Nova (NASDAQ:NVMI) Q1 Sales Beat Estimates, Guides For Strong Sales Next Quarter

Full Report / May 09, 2024

Semiconductor quality control company Nova (NASDAQ: NVMI) beat analysts' expectations in Q1 CY2024, with revenue up 7.3% year on year to $141.8 million. On top of that, next quarter's revenue guidance ($148 million at the midpoint) was surprisingly good and 5.3% above what analysts were expecting. It made a non-GAAP profit of $1.39 per share, improving from its profit of $1.23 per share in the same quarter last year.

Nova (NVMI) Q1 CY2024 Highlights:

  • Revenue: $141.8 million vs analyst estimates of $136.8 million (3.7% beat)
  • EPS (non-GAAP): $1.39 vs analyst estimates of $1.28 (9% beat)
  • Revenue Guidance for Q2 CY2024 is $148 million at the midpoint, above analyst estimates of $140.6 million
  • Gross Margin (GAAP): 58.7%, in line with the same quarter last year
  • Inventory Days Outstanding: 231, up from 209 in the previous quarter
  • Free Cash Flow of $56.67 million, up 158% from the previous quarter
  • Market Capitalization: $5.26 billion

Headquartered in Israel, Nova (NASDAQ: NVMI) is a provider of quality control systems used in semiconductor manufacturing.

Nova was founded in May 1993 by Giora Dishon and Moshe Finarov. Dishon held a Phd in materials science and Finarov a Phd in semiconductor physics. The company went public in April of 2000 with a NASDAQ listing.

Semiconductor manufacturing begins with a silicon wafer upon which chips are constructed through the application of thin layers of film that act as conductors, semiconductors, or insulators. Precision is key, as deviations in materials, measurements, or temperatures could result in defects. Strong quality and process control therefore involves constant monitoring and measurement of the silicon wafers and manufacturing environment through each step of the process. Trends in the semiconductor market such as smaller form factors and increases in 3D technology increase the need for improved quality and process control.

Nova’s product portfolio includes a range of metrology (measurement) technologies applied to dimensional, film, material, and chemical measurements across the semiconductor manufacturing process. Nova goes to market with two product divisions. The ‘Dimensional Metrology Division’ (DMD) uses optical measurement technologies while the ‘Materials Metrology Division’ (MMD) employs x-ray based solutions. Accompanying these products is a suite of software that enables customers to model and design elements needed in the semiconductor manufacturing process.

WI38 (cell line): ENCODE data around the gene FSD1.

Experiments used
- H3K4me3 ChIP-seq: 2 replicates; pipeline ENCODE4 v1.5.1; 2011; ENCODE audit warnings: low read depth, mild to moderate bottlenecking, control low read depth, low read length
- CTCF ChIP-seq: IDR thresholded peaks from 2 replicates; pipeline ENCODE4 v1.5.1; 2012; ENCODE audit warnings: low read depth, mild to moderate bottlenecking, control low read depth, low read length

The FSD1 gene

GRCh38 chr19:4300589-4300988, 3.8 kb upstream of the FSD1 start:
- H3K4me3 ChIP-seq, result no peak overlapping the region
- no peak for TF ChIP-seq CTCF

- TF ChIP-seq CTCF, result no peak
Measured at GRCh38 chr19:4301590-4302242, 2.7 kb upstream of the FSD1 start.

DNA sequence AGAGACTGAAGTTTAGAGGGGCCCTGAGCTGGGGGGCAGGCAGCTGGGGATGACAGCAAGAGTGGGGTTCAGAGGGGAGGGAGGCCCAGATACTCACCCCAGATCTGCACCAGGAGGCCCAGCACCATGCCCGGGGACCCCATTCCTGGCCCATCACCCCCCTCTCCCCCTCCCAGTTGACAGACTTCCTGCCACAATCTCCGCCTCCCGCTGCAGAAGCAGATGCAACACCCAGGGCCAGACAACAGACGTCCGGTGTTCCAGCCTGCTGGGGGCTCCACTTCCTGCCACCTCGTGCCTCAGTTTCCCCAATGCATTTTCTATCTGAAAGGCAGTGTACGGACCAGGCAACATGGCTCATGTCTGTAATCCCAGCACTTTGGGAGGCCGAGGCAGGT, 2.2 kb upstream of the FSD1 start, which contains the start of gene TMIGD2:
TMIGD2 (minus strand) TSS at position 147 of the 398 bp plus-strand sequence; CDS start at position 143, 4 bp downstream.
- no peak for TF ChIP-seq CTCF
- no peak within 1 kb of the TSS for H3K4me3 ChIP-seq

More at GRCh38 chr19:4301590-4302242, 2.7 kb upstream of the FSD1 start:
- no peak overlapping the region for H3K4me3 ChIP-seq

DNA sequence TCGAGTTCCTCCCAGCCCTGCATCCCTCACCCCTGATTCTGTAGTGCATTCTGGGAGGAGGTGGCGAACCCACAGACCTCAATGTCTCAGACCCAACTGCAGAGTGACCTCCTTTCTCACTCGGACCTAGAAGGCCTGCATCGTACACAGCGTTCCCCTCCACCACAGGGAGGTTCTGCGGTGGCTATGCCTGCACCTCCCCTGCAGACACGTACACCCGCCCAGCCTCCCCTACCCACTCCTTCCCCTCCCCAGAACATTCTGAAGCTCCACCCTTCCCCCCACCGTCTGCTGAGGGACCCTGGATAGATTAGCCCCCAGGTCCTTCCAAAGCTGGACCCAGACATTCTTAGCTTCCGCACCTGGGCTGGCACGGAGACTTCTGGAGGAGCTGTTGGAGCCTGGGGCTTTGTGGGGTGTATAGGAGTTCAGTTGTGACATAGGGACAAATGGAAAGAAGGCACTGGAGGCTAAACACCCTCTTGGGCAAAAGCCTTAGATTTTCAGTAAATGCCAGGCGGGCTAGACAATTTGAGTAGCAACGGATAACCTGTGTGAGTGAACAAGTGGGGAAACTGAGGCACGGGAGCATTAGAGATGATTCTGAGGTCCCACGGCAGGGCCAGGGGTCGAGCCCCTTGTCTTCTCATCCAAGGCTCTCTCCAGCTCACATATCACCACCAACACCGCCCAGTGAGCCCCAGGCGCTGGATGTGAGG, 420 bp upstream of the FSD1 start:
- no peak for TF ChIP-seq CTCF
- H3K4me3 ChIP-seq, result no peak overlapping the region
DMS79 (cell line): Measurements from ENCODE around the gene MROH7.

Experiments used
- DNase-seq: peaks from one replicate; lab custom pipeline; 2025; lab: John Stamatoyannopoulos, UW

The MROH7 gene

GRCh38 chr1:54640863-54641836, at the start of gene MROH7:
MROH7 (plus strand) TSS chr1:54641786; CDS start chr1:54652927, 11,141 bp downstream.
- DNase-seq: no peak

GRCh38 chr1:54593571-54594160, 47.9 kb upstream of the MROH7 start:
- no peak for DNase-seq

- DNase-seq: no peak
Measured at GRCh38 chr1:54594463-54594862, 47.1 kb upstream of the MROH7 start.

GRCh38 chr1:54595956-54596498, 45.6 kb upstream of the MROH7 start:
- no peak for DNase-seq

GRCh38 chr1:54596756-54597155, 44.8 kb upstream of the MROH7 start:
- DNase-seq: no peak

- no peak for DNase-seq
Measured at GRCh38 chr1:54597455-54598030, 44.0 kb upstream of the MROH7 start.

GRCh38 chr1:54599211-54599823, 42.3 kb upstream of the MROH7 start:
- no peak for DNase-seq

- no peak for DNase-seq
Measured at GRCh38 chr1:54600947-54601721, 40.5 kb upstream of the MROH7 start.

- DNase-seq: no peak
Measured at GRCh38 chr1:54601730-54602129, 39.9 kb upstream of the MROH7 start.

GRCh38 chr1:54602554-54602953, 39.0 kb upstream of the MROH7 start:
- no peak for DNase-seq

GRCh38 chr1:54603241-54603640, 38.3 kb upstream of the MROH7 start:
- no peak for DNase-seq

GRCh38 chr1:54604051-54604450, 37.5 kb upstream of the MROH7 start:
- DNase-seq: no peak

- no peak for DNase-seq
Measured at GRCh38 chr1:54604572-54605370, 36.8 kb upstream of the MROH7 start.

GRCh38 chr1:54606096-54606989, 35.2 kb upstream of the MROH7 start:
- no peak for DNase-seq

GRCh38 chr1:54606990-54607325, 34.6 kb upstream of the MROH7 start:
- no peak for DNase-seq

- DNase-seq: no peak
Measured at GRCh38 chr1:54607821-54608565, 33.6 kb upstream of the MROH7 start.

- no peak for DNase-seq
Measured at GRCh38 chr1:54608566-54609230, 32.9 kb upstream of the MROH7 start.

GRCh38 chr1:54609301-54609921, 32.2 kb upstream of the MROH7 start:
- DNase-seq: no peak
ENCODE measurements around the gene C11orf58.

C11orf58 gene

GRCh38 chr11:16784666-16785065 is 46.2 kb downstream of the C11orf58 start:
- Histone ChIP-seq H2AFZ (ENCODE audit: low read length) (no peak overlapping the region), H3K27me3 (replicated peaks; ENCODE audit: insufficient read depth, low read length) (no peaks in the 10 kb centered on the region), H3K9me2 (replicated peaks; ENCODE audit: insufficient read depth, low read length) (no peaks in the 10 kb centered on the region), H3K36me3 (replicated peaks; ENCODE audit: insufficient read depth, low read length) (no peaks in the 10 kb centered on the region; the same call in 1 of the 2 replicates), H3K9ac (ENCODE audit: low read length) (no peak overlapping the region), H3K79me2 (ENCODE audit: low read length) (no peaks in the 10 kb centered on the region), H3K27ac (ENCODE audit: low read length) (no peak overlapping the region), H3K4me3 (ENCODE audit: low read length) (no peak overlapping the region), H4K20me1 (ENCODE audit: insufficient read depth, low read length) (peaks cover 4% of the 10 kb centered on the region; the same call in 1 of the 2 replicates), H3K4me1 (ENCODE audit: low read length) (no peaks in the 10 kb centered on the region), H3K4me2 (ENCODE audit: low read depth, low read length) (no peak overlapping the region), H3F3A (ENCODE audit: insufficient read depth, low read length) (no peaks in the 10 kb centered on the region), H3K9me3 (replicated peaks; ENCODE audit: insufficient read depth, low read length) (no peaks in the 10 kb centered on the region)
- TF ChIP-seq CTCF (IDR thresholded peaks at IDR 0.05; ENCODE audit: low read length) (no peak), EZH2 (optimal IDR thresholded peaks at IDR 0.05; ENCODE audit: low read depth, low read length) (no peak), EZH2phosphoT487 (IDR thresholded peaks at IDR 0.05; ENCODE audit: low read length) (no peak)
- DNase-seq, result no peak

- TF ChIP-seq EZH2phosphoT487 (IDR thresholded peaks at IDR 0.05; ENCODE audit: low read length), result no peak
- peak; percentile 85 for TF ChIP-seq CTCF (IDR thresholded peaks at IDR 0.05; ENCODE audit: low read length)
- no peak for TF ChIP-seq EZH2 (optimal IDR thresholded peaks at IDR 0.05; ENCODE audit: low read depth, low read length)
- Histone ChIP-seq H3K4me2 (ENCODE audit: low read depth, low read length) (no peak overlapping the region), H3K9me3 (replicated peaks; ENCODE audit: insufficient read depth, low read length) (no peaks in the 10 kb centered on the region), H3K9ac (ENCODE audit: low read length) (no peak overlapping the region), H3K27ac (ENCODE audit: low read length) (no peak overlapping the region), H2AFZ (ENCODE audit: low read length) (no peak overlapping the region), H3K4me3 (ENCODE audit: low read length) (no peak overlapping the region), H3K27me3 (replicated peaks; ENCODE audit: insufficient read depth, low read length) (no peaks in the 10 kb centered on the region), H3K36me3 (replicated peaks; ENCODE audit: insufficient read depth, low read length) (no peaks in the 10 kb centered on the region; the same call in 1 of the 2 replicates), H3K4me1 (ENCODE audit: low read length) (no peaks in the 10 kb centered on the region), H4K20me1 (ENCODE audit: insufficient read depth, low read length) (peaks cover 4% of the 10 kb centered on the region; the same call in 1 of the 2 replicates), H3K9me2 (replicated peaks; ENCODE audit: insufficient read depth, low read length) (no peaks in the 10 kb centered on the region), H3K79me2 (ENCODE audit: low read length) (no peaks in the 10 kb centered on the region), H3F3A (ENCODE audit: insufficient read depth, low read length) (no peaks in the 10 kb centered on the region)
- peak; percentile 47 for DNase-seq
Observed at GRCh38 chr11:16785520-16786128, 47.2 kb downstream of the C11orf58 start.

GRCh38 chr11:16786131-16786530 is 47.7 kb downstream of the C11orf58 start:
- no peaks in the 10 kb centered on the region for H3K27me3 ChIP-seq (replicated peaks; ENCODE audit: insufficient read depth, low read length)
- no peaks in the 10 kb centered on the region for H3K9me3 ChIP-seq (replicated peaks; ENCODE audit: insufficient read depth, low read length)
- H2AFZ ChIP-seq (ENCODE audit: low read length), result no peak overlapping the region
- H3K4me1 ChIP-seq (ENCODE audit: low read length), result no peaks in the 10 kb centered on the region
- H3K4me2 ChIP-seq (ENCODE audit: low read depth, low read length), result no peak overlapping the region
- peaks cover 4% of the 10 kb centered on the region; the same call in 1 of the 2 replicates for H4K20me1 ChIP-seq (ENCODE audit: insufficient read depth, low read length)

Competitors offering semiconductor process control systems include KLA Corporation (NASDAQ:KLAC), ASML Holdings (NASDAQ:ASML), Lam Research (NASDAQ:LRCX), and Thermo Fisher Scientific (NYSE:TMO).

Sales Growth

Nova's revenue growth over the last three years has been strong, averaging 25.4% annually. But as you can see below, this quarter wasn't particularly strong, with revenue growing from $132.2 million in the same quarter last year to $141.8 million. Semiconductors are a cyclical industry, and long-term investors should be prepared for periods of high growth followed by periods of revenue contractions (which can sometimes offer opportune times to buy).

Nova Total Revenue

While Nova beat analysts' revenue estimates, this was a sluggish quarter for the company as its revenue only grew 7.3% year on year. Nova's growth, however, flipped from negative to positive this quarter. This encouraging sign will likely be welcomed by shareholders.

Nova returned to positive revenue growth this quarter and its management team expects the trend to continue. The company is guiding to 20.6% year-on-year growth next quarter, and analysts seem to agree, forecasting 14.1% growth over the next 12 months.

Product Demand & Outstanding Inventory

Days Inventory Outstanding (DIO) is an important metric for chipmakers, as it reflects a business' capital intensity and the cyclical nature of semiconductor supply and demand. In a tight supply environment, inventories tend to be stable, allowing chipmakers to exert pricing power. Steadily increasing DIO can be a warning sign that demand is weak, and if inventories continue to rise, the company may have to downsize production.

Nova Inventory Days Outstanding

This quarter, Nova's DIO came in at 231, which is 50 days above its five-year average, suggesting that the company's inventory has grown to higher levels than we've seen in the past.